for (T t : this) {

Any implementation of Iterable just has to implement the iterator method, and then the client can use the forEach method directly. For example, you can write code as follow:

List<String> names = ...;
    name -> out.println(name.toUpperCase())
You don't break implementations of Iterable because the forEach method has been implemented. Default methods make an interface like an abstract class with abstract methods. The difference is that you cannot use field members in default methods because an interface cannot define field members. As you seen above, you can use default methods to implement the Template Method pattern. For example, you may define a Comparable as follow:

public interface Comparable<T> {
    int compareTo(T that);
    default boolean lessThan(T that) {
        return compareTo(that) < 0;
    default boolean lessOrEquals(T that) {
        return compareTo(that) <= 0;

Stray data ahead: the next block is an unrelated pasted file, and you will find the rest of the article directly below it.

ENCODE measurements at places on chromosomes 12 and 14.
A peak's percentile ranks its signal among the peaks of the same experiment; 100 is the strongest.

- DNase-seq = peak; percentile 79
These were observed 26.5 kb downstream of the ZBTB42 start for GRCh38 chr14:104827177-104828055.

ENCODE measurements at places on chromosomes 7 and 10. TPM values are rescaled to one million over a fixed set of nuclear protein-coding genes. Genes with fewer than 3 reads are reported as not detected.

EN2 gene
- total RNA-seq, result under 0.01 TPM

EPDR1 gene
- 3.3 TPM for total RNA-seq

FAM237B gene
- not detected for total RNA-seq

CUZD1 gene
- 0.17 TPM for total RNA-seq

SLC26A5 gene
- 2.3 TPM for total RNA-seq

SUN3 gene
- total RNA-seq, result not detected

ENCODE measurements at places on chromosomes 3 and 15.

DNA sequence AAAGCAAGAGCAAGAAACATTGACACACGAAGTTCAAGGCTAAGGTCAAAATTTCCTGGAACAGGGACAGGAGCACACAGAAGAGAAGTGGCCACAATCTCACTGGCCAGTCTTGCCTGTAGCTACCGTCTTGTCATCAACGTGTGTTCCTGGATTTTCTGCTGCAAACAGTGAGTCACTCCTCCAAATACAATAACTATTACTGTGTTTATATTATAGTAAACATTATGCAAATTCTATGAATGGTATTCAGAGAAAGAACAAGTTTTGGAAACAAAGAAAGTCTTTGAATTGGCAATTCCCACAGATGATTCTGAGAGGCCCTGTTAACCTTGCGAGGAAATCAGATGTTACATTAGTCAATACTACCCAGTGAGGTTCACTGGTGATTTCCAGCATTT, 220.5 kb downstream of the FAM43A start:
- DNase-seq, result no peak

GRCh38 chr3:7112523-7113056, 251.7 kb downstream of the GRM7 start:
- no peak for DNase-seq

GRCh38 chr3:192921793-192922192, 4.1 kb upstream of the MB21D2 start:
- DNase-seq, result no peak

default boolean greaterThan(T that) {
        return compareTo(that) > 0;

A Ball class implementing the Comparable interface just has to implement the compareTo method.

public class Ball implements Comparable<Ball> {
    private int radius;
    public int compareTo(Ball that) {
        return this.radius - that.radius;

Then, every Ball instance owns those default methods defined in the Comparable interface. Because a class can implement more than one interface, default methods make interface something like the Trait in Scala, or the Module in Ruby. You can define shared implementations in some interfaces. Once a class needs some shared operations, they can implement necessary interfaces, implement abstract methods, and mixin shared operations.

Of course, there're several details about default methods. You can look more in the article State of the Lambda v4. Let's back to our previous example. We may like a coding style as follow:

List<String> names = ...;
names.filter(s -> s.length() < 3)
     .forEach(s -> out.println(s));

But in JDK8, we have to write code as follow:

List<String> names = ...;
     .filter(s -> s.length() < 3)
     .forEach(s -> out.println(s));
Why do we need that stream method? That's what we will look in the next article.